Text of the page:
An even greater share of retail traders lost money with these highly leveraged derivative contracts during the Pandemic than before.
By Wolf Richter for WOLF STREET:
This type of highly leveraged Forex trading is illegal in the US, but it’s perfectly legal in the UK, the EU, Australia, South Africa, and other jurisdictions. They’re called “Contracts for Difference,” or CFDs, and they’re designed for retail traders. The hope is that you make a lot of money quickly with little investment. The risks are huge. In theory, you could lose a lot more than your account value.
And most traders lose money. By “most” I mean between 60% and 80%, depending on the brokerage they’re trading with. We’ll get to the list of brokers in a moment. This is an astounding data set that gives fascinating insights into just how many retail traders who engage in highly leveraged foreign-exchange trades lose money.
What are CFDs and how are they different from futures?
A CFD (Contract for Difference) is a contract between the trader and the broker. The security, traded on online platforms, is calculated by the price change of the underlying asset – in our case, a currency pair – between trade entry and trade exit.
Unlike futures contracts, there is no expiration date and no time decay. A CFD trader never owns the underlying asset.
Forex CFDs are mostly unregulated. But there are some rules. The European Securities and Markets Authority (ESMA) limits leverage to 30:1 for major currency pairs and to 20:1 for non-major currency pairs. In South Africa, leverage can be much higher, and just to pick on one broker, FXTM offers up to 2,000:1 leverage, which seems nuts to a mere mortal like me.
Warren Buffett infamously said, “My partner Charlie says there is only three ways a smart person can go broke: liquor, ladies and leverage,” referring to Charlie Munger. “Now the truth is, the first two he just added because they started with L. It’s leverage.”
In other words, a CFD is a highly leveraged derivative contract designed for retail traders, where trading does not involve an exchange. Instead, the trading takes place over the counter between the trader and the broker or a market maker.
In the US, trading CFDs is illegal under CFTC and SEC rules, given that they’re a derivative product that is traded over the counter, and that they’re highly leveraged and come with high risks of large losses.
The UK’s Financial Conduct Authority (FCA) requires that brokers disclose on their homepage in the UK what percentage of their accounts in the UK lose money trading CFDs. And this is where the data of these money-losing traders comes in.
A guy whose firm ranks Forex brokers started manually collecting these rates every month from the 36 brokers in the UK that offer CFD trading. He calls the data series, “Traders that Lose Money.” And he sent me this data in a spreadsheet.
“Nobody else records this data each month,” he told me. He is Justin Grossbard, CEO of Compare Forex Brokers. He also pointed out a peculiarity of brokers’ disclosures on their websites.
While all brokers in the UK have to disclose every month the percentage of money-losing CFD retail accounts on their UK-homepages, they don’t have to disclose it on their homepages they show in other countries, such as what you get in the US or Australia.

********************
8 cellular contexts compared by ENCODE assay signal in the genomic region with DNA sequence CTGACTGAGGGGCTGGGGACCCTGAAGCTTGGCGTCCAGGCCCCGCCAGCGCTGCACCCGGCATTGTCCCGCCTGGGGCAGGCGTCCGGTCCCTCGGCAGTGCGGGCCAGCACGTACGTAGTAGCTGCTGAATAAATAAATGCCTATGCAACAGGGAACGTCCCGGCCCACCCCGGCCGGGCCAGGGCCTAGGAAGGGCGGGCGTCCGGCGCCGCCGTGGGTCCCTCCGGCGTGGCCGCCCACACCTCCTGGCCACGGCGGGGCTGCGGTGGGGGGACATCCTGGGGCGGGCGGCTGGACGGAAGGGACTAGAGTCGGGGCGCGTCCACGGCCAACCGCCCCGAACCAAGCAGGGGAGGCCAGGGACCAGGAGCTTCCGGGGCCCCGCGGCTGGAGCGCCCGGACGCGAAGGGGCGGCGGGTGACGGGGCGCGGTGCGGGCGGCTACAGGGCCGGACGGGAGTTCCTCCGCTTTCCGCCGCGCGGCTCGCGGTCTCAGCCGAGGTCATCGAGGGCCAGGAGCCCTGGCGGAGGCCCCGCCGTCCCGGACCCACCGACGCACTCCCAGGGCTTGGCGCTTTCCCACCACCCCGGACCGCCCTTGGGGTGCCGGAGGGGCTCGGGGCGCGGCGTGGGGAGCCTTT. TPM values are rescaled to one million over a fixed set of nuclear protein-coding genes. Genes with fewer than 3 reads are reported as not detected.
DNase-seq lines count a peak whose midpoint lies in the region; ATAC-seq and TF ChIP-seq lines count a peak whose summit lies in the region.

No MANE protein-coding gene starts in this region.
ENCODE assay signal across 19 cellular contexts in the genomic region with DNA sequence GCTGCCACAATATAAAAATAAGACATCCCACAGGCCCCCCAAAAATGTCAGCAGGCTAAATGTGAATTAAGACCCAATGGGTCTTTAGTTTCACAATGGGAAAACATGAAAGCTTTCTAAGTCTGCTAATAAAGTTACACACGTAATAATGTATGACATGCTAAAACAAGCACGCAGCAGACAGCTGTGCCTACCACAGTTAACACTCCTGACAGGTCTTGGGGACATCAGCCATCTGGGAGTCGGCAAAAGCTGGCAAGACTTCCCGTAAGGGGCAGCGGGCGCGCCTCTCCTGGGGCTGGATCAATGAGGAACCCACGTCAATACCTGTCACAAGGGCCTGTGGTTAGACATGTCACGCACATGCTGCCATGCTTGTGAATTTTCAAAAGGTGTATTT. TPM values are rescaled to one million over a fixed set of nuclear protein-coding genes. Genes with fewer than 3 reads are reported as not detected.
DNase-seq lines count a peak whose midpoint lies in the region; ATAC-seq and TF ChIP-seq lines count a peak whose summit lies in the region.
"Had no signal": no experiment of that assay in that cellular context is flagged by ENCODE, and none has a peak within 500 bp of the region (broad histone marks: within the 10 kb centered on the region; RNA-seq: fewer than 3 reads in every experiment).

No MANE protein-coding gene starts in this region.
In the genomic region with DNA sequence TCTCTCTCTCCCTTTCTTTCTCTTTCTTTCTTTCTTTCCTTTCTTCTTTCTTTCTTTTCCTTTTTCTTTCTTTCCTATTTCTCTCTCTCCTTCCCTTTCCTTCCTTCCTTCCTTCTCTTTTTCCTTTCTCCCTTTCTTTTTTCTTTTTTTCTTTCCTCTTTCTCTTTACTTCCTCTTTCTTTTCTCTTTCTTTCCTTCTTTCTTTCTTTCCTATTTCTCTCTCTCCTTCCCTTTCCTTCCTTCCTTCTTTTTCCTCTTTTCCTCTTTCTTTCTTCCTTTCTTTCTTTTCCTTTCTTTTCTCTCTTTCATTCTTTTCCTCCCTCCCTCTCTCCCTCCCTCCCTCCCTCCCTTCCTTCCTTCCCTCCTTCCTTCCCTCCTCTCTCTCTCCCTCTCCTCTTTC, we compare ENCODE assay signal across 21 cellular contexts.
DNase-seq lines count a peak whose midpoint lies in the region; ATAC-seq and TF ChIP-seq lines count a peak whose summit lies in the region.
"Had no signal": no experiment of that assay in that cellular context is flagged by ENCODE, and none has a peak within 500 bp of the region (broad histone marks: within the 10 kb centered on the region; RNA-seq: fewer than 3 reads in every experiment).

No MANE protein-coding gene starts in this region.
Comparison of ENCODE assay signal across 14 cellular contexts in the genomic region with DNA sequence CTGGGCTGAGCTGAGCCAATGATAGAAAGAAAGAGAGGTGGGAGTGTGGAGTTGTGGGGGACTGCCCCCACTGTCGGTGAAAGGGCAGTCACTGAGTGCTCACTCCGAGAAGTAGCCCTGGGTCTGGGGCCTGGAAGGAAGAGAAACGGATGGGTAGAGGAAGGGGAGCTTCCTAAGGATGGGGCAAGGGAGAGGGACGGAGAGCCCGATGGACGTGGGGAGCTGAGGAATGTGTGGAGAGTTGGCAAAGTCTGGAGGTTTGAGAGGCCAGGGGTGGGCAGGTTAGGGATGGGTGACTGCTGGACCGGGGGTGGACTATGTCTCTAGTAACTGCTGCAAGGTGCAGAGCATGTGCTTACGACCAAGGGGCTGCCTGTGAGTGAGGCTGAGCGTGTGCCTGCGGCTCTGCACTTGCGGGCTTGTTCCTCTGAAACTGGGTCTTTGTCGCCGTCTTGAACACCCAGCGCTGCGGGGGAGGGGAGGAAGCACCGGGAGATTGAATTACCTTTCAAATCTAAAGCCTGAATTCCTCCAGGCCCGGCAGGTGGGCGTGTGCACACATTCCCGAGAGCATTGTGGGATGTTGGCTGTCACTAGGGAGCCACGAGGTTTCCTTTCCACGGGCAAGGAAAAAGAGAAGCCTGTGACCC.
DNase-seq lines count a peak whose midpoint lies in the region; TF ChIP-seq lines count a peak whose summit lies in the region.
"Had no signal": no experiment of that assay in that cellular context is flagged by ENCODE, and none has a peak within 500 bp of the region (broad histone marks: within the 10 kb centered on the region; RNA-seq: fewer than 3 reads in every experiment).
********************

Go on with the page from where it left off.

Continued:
For example, here is CFD broker Pepperstone, one of the 36 brokers on the list (#30). I just looked up the homepage you get in the UK (the “…-en-gb” at the end of the URL). Sure enough, it says in bold at the top of the page, as required by the FCA, that 78.6% of its retail investor accounts lose money when trading CFDs with Pepperstone:
But when you go to the homepage of Pepperstone that you get by default in the US, namely the Australia version of the homepage, there is no such disclosure. It just urges you to open an account:
So here is the list in alphabetical order of 36 CFD brokers in the UK, the percentage of their client accounts that lost money as reported in pre-Covid February, and in July, and the difference between the two months (right column) in percentage points. And an interesting tidbit: 25 of the 36 brokers reported in July that a larger, and in some cases a much larger, percentage of trading accounts lost money in that reporting month than in their February disclosure. And only five brokers reported fewer money-losing accounts. (data via Grossbard, on his UK Forex Broker List).
Traders that Lose Money
|UK Broker||Feb.||July||Point change|
|2||Admiral Markets UK Ltd||76.0%||79.0%||3.0|
|3||ADS Securities London Limited||70.0%||72.0%||2.0|
|6||City Credit Capital (UK) Ltd||77.0%||76.7%||-0.3|
|8||CMC Markets UK plc||70.5%||79.0%||8.5|
|9||Delta Financial Markets Limited||64.0%||67.0%||3.0|
|11||eToro (UK) Ltd||62.0%||75.0%||13.0|
|17||FxPro UK Limited||70.3%||75.5%||5.3|
|21||ICM Capital Limited||71.3%||78.4%||7.0|
|22||IG Markets Limited||68.0%||76.0%||8.0|
|23||Interactive Brokers (UK) Ltd||60.5%||64.0%||3.5|
|25||Key To Markets Limited||71.0%||71.0%||0.0|
|27||London Capital Group (LCG)||76.0%||76.0%||0.0|
|28||OANDA Europe Limited||73.5%||73.5%||0.0|
|29||One Financial Markets||68.0%||71.0%||3.0|
We can only speculate why more traders would lose money during the Pandemic. Perhaps it was triggered by the currency gyrations that have taken place in those months that left them even more often than normal on the wrong side of the trade; or perhaps traders who were stuck at home with nothing else to do were trading constantly, giving more traders more opportunities to lose money, and so they took advantage of those opportunities.
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